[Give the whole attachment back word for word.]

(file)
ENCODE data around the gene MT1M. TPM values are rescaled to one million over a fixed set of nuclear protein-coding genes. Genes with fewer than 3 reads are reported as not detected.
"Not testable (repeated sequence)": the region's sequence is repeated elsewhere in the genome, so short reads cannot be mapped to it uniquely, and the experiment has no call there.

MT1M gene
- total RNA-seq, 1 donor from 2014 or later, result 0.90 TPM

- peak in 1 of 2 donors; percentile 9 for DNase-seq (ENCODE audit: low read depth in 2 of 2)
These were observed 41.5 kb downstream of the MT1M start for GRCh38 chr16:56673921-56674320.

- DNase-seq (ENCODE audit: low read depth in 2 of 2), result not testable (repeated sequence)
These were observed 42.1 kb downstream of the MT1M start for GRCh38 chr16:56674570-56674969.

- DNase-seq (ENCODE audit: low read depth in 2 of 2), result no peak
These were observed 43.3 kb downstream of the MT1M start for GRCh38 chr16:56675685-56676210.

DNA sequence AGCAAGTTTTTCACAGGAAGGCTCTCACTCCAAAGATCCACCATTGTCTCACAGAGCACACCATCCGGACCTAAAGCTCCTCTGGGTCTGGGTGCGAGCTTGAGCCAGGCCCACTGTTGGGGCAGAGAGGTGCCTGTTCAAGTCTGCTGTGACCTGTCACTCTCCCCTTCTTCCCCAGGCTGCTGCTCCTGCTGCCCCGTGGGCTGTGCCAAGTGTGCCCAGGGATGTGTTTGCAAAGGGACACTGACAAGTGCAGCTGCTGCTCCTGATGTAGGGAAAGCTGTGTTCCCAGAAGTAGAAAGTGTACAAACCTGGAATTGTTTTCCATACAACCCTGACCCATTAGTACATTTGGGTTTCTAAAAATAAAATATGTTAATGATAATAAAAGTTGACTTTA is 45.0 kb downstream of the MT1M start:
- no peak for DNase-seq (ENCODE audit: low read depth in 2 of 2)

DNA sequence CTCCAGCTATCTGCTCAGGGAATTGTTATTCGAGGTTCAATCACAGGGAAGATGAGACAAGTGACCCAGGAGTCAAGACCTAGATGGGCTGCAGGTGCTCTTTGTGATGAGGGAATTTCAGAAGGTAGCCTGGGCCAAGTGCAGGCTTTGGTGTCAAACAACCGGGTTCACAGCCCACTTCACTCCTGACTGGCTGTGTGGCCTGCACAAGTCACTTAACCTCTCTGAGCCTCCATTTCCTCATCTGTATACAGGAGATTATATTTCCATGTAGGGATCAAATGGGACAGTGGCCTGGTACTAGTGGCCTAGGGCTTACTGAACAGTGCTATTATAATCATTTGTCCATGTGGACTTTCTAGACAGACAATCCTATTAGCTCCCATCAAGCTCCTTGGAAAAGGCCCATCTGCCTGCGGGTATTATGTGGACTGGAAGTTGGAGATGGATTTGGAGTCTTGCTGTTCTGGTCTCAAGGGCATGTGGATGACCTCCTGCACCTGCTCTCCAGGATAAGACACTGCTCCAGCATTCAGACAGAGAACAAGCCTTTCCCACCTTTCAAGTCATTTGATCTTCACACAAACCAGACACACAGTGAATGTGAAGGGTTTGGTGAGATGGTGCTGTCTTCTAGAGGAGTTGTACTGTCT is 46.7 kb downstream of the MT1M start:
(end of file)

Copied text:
ENCODE data around the gene MT1M. TPM values are rescaled to one million over a fixed set of nuclear protein-coding genes. Genes with fewer than 3 reads are reported as not detected.
"Not testable (repeated sequence)": the region's sequence is repeated elsewhere in the genome, so short reads cannot be mapped to it uniquely, and the experiment has no call there.

MT1M gene
- total RNA-seq, 1 donor from 2014 or later, result 0.90 TPM

- peak in 1 of 2 donors; percentile 9 for DNase-seq (ENCODE audit: low read depth in 2 of 2)
These were observed 41.5 kb downstream of the MT1M start for GRCh38 chr16:56673921-56674320.

- DNase-seq (ENCODE audit: low read depth in 2 of 2), result not testable (repeated sequence)
These were observed 42.1 kb downstream of the MT1M start for GRCh38 chr16:56674570-56674969.

- DNase-seq (ENCODE audit: low read depth in 2 of 2), result no peak
These were observed 43.3 kb downstream of the MT1M start for GRCh38 chr16:56675685-56676210.

DNA sequence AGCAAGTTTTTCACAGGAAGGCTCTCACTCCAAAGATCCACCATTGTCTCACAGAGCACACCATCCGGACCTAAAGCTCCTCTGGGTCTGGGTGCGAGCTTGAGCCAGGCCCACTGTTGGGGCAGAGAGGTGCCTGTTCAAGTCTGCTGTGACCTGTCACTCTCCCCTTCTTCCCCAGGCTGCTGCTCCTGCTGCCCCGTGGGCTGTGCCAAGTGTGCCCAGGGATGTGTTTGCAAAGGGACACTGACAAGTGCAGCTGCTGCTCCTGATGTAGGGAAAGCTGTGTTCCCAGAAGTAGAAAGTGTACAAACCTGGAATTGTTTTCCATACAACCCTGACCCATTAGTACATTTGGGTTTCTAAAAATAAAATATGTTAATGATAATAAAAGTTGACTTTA is 45.0 kb downstream of the MT1M start:
- no peak for DNase-seq (ENCODE audit: low read depth in 2 of 2)

DNA sequence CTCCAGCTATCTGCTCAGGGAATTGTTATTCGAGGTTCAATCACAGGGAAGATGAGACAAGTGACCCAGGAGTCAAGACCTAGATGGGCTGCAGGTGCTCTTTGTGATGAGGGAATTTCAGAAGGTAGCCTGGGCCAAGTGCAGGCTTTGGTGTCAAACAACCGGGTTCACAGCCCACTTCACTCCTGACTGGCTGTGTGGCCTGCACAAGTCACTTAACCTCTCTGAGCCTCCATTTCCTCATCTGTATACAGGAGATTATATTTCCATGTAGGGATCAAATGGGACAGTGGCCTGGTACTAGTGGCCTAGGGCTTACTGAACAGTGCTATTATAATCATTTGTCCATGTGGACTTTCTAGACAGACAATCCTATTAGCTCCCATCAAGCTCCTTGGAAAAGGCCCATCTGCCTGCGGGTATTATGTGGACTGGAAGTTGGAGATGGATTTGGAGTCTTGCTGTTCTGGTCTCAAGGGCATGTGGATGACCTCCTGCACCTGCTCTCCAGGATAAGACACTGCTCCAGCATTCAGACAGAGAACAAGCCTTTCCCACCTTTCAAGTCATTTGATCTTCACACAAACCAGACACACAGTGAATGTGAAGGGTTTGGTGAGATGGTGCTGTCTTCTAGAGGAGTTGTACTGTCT is 46.7 kb downstream of the MT1M start: